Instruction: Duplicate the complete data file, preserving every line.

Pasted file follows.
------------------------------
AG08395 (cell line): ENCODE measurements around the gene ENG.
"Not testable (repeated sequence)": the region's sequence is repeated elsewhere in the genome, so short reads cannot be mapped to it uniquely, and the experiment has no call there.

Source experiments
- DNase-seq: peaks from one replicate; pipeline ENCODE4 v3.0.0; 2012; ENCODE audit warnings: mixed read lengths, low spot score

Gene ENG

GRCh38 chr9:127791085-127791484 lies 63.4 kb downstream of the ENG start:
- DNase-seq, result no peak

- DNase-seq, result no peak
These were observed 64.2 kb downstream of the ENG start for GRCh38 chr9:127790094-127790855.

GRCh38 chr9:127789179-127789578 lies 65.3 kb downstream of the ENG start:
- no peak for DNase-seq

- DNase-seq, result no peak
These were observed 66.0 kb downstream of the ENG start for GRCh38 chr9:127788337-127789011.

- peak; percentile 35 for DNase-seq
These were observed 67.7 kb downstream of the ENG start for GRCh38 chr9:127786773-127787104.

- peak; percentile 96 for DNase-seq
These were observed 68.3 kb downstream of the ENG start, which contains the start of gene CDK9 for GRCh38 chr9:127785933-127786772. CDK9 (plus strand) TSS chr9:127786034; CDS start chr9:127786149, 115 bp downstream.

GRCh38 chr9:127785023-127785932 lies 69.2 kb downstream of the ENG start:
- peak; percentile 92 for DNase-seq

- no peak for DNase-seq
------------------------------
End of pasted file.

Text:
AG08395 (cell line): ENCODE measurements around the gene ENG.
"Not testable (repeated sequence)": the region's sequence is repeated elsewhere in the genome, so short reads cannot be mapped to it uniquely, and the experiment has no call there.

Source experiments
- DNase-seq: peaks from one replicate; pipeline ENCODE4 v3.0.0; 2012; ENCODE audit warnings: mixed read lengths, low spot score

Gene ENG

GRCh38 chr9:127791085-127791484 lies 63.4 kb downstream of the ENG start:
- DNase-seq, result no peak

- DNase-seq, result no peak
These were observed 64.2 kb downstream of the ENG start for GRCh38 chr9:127790094-127790855.

GRCh38 chr9:127789179-127789578 lies 65.3 kb downstream of the ENG start:
- no peak for DNase-seq

- DNase-seq, result no peak
These were observed 66.0 kb downstream of the ENG start for GRCh38 chr9:127788337-127789011.

- peak; percentile 35 for DNase-seq
These were observed 67.7 kb downstream of the ENG start for GRCh38 chr9:127786773-127787104.

- peak; percentile 96 for DNase-seq
These were observed 68.3 kb downstream of the ENG start, which contains the start of gene CDK9 for GRCh38 chr9:127785933-127786772. CDK9 (plus strand) TSS chr9:127786034; CDS start chr9:127786149, 115 bp downstream.

GRCh38 chr9:127785023-127785932 lies 69.2 kb downstream of the ENG start:
- peak; percentile 92 for DNase-seq

- no peak for DNase-seq